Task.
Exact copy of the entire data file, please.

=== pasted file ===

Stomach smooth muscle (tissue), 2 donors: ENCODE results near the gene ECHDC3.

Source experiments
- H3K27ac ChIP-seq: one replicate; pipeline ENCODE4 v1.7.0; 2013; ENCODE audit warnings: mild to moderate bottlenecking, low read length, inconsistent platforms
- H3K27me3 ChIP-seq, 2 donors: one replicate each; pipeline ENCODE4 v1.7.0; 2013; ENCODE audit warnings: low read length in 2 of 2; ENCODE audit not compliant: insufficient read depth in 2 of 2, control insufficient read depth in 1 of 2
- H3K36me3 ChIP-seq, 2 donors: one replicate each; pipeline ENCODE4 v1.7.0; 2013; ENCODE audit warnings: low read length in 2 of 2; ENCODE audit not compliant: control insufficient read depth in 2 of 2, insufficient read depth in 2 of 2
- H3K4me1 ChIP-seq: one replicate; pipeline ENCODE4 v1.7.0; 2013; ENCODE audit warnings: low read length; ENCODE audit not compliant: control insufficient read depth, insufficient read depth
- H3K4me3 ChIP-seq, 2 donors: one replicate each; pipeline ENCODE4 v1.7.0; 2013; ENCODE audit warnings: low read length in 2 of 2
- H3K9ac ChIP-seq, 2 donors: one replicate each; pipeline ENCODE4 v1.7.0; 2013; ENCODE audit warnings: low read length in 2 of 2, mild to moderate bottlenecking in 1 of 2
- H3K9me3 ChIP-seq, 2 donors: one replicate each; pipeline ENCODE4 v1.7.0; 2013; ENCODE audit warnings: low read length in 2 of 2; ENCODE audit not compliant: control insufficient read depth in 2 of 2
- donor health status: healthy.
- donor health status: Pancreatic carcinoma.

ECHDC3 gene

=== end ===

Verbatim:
Stomach smooth muscle (tissue), 2 donors: ENCODE results near the gene ECHDC3.

Source experiments
- H3K27ac ChIP-seq: one replicate; pipeline ENCODE4 v1.7.0; 2013; ENCODE audit warnings: mild to moderate bottlenecking, low read length, inconsistent platforms
- H3K27me3 ChIP-seq, 2 donors: one replicate each; pipeline ENCODE4 v1.7.0; 2013; ENCODE audit warnings: low read length in 2 of 2; ENCODE audit not compliant: insufficient read depth in 2 of 2, control insufficient read depth in 1 of 2
- H3K36me3 ChIP-seq, 2 donors: one replicate each; pipeline ENCODE4 v1.7.0; 2013; ENCODE audit warnings: low read length in 2 of 2; ENCODE audit not compliant: control insufficient read depth in 2 of 2, insufficient read depth in 2 of 2
- H3K4me1 ChIP-seq: one replicate; pipeline ENCODE4 v1.7.0; 2013; ENCODE audit warnings: low read length; ENCODE audit not compliant: control insufficient read depth, insufficient read depth
- H3K4me3 ChIP-seq, 2 donors: one replicate each; pipeline ENCODE4 v1.7.0; 2013; ENCODE audit warnings: low read length in 2 of 2
- H3K9ac ChIP-seq, 2 donors: one replicate each; pipeline ENCODE4 v1.7.0; 2013; ENCODE audit warnings: low read length in 2 of 2, mild to moderate bottlenecking in 1 of 2
- H3K9me3 ChIP-seq, 2 donors: one replicate each; pipeline ENCODE4 v1.7.0; 2013; ENCODE audit warnings: low read length in 2 of 2; ENCODE audit not compliant: control insufficient read depth in 2 of 2
- donor health status: healthy.
- donor health status: Pancreatic carcinoma.

ECHDC3 gene